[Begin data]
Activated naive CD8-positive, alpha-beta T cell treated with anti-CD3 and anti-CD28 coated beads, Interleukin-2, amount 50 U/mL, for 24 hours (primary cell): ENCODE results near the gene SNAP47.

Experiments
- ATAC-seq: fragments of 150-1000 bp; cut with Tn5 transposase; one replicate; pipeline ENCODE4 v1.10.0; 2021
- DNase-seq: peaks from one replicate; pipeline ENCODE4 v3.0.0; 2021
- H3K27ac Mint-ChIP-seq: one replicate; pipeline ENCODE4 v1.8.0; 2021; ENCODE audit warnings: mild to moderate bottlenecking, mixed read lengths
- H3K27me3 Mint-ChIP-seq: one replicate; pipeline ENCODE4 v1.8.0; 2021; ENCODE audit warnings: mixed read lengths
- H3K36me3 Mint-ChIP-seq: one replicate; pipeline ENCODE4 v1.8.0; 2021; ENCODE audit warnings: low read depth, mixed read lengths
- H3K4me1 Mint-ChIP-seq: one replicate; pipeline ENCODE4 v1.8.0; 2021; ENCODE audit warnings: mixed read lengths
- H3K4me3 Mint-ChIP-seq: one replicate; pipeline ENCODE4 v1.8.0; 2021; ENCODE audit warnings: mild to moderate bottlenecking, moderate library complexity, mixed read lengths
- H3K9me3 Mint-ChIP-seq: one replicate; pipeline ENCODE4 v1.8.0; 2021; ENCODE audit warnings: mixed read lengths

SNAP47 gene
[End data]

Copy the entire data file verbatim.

Activated naive CD8-positive, alpha-beta T cell treated with anti-CD3 and anti-CD28 coated beads, Interleukin-2, amount 50 U/mL, for 24 hours (primary cell): ENCODE results near the gene SNAP47.

Experiments
- ATAC-seq: fragments of 150-1000 bp; cut with Tn5 transposase; one replicate; pipeline ENCODE4 v1.10.0; 2021
- DNase-seq: peaks from one replicate; pipeline ENCODE4 v3.0.0; 2021
- H3K27ac Mint-ChIP-seq: one replicate; pipeline ENCODE4 v1.8.0; 2021; ENCODE audit warnings: mild to moderate bottlenecking, mixed read lengths
- H3K27me3 Mint-ChIP-seq: one replicate; pipeline ENCODE4 v1.8.0; 2021; ENCODE audit warnings: mixed read lengths
- H3K36me3 Mint-ChIP-seq: one replicate; pipeline ENCODE4 v1.8.0; 2021; ENCODE audit warnings: low read depth, mixed read lengths
- H3K4me1 Mint-ChIP-seq: one replicate; pipeline ENCODE4 v1.8.0; 2021; ENCODE audit warnings: mixed read lengths
- H3K4me3 Mint-ChIP-seq: one replicate; pipeline ENCODE4 v1.8.0; 2021; ENCODE audit warnings: mild to moderate bottlenecking, moderate library complexity, mixed read lengths
- H3K9me3 Mint-ChIP-seq: one replicate; pipeline ENCODE4 v1.8.0; 2021; ENCODE audit warnings: mixed read lengths

SNAP47 gene